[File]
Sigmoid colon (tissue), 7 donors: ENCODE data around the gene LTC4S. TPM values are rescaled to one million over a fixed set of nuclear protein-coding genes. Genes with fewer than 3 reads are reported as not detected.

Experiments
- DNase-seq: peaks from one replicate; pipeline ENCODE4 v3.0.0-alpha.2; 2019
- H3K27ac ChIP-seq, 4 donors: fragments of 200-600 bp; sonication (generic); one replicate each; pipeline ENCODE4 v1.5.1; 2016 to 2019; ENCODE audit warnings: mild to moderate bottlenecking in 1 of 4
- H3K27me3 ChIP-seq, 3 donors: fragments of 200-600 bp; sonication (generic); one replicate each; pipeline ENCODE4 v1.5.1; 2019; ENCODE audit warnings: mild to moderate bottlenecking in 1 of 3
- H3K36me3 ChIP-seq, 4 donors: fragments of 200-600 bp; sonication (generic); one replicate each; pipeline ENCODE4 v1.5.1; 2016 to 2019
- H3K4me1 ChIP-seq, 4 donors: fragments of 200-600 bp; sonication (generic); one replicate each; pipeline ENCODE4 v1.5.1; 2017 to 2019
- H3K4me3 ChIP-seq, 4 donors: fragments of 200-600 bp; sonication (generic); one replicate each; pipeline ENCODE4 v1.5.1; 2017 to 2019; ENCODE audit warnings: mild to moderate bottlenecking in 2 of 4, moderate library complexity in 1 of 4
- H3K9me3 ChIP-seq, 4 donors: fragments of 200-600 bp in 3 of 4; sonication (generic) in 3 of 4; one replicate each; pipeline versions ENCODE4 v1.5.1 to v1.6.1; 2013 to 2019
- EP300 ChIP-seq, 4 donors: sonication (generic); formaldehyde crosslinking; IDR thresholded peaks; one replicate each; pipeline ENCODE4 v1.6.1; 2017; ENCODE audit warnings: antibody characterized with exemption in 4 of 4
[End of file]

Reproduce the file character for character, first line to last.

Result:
Sigmoid colon (tissue), 7 donors: ENCODE data around the gene LTC4S. TPM values are rescaled to one million over a fixed set of nuclear protein-coding genes. Genes with fewer than 3 reads are reported as not detected.

Experiments
- DNase-seq: peaks from one replicate; pipeline ENCODE4 v3.0.0-alpha.2; 2019
- H3K27ac ChIP-seq, 4 donors: fragments of 200-600 bp; sonication (generic); one replicate each; pipeline ENCODE4 v1.5.1; 2016 to 2019; ENCODE audit warnings: mild to moderate bottlenecking in 1 of 4
- H3K27me3 ChIP-seq, 3 donors: fragments of 200-600 bp; sonication (generic); one replicate each; pipeline ENCODE4 v1.5.1; 2019; ENCODE audit warnings: mild to moderate bottlenecking in 1 of 3
- H3K36me3 ChIP-seq, 4 donors: fragments of 200-600 bp; sonication (generic); one replicate each; pipeline ENCODE4 v1.5.1; 2016 to 2019
- H3K4me1 ChIP-seq, 4 donors: fragments of 200-600 bp; sonication (generic); one replicate each; pipeline ENCODE4 v1.5.1; 2017 to 2019
- H3K4me3 ChIP-seq, 4 donors: fragments of 200-600 bp; sonication (generic); one replicate each; pipeline ENCODE4 v1.5.1; 2017 to 2019; ENCODE audit warnings: mild to moderate bottlenecking in 2 of 4, moderate library complexity in 1 of 4
- H3K9me3 ChIP-seq, 4 donors: fragments of 200-600 bp in 3 of 4; sonication (generic) in 3 of 4; one replicate each; pipeline versions ENCODE4 v1.5.1 to v1.6.1; 2013 to 2019
- EP300 ChIP-seq, 4 donors: sonication (generic); formaldehyde crosslinking; IDR thresholded peaks; one replicate each; pipeline ENCODE4 v1.6.1; 2017; ENCODE audit warnings: antibody characterized with exemption in 4 of 4